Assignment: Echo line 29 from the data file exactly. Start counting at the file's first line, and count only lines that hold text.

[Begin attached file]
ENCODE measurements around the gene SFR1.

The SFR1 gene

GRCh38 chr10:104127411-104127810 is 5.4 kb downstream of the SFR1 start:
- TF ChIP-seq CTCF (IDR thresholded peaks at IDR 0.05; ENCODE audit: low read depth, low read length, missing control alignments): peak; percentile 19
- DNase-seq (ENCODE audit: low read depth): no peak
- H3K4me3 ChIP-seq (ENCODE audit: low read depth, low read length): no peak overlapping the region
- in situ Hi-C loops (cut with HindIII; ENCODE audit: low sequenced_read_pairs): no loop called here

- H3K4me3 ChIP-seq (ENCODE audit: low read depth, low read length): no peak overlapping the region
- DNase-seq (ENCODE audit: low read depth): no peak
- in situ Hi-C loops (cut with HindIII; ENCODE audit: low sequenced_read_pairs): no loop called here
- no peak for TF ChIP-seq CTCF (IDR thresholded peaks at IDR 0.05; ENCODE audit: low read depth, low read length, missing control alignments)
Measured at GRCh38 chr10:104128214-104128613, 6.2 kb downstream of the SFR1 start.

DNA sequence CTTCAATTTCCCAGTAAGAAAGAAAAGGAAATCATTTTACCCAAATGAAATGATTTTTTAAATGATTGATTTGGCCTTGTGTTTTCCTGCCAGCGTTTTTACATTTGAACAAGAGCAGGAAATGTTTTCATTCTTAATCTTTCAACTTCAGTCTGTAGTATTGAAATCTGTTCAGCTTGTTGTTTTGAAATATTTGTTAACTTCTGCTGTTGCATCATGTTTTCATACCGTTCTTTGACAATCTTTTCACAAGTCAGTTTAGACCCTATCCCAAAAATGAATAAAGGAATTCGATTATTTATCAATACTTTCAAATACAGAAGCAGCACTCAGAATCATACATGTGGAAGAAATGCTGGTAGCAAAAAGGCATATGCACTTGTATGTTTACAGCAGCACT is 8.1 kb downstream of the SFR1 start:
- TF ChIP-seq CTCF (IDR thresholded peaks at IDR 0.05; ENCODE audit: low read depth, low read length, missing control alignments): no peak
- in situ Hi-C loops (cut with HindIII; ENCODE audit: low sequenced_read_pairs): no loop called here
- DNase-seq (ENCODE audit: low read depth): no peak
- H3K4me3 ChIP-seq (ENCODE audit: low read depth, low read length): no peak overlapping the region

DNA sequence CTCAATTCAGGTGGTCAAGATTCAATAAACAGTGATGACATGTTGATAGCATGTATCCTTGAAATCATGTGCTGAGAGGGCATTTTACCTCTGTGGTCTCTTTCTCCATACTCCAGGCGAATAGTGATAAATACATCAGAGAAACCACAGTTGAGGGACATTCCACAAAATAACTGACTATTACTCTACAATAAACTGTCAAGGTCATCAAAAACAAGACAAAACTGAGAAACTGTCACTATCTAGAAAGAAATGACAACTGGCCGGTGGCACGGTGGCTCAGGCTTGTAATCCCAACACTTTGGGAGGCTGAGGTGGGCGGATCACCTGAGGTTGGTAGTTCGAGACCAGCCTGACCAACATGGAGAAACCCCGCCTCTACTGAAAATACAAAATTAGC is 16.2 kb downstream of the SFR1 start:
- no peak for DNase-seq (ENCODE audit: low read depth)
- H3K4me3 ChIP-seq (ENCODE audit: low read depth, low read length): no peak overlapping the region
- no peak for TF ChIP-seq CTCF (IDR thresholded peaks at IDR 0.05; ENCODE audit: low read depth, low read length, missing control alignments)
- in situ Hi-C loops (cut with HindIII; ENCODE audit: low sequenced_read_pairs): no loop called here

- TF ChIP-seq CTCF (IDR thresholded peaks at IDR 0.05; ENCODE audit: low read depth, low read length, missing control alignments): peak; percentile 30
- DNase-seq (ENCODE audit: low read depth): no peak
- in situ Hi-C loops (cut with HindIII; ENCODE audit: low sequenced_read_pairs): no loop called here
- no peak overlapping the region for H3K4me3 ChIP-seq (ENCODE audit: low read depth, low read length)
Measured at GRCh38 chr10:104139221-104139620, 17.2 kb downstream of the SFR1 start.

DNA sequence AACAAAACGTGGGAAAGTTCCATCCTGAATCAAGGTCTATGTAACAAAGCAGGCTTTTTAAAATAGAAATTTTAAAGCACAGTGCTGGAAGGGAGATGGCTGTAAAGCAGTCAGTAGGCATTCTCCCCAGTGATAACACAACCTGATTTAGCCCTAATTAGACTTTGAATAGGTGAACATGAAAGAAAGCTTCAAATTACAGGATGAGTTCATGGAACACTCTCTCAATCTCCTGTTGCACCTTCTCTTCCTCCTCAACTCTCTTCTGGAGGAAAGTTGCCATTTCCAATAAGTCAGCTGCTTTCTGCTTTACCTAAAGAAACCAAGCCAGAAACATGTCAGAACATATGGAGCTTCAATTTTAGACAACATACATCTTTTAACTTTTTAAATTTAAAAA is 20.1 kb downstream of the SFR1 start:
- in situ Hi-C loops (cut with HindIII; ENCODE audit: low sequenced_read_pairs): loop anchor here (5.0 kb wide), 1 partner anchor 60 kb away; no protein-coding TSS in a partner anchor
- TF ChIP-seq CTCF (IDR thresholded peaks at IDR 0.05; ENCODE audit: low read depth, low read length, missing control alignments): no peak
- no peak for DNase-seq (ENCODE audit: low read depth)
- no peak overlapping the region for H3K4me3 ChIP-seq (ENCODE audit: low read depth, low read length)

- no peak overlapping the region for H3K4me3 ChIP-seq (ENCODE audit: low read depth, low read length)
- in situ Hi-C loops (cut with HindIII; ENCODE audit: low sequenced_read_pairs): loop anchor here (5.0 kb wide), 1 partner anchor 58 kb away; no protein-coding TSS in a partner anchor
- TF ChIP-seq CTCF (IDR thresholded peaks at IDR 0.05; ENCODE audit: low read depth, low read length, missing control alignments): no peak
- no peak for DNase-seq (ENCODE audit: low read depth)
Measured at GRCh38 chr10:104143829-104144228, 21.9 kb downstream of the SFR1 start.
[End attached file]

- in situ Hi-C loops (cut with HindIII; ENCODE audit: low sequenced_read_pairs): loop anchor here (5.0 kb wide), 1 partner anchor 60 kb away; no protein-coding TSS in a partner anchor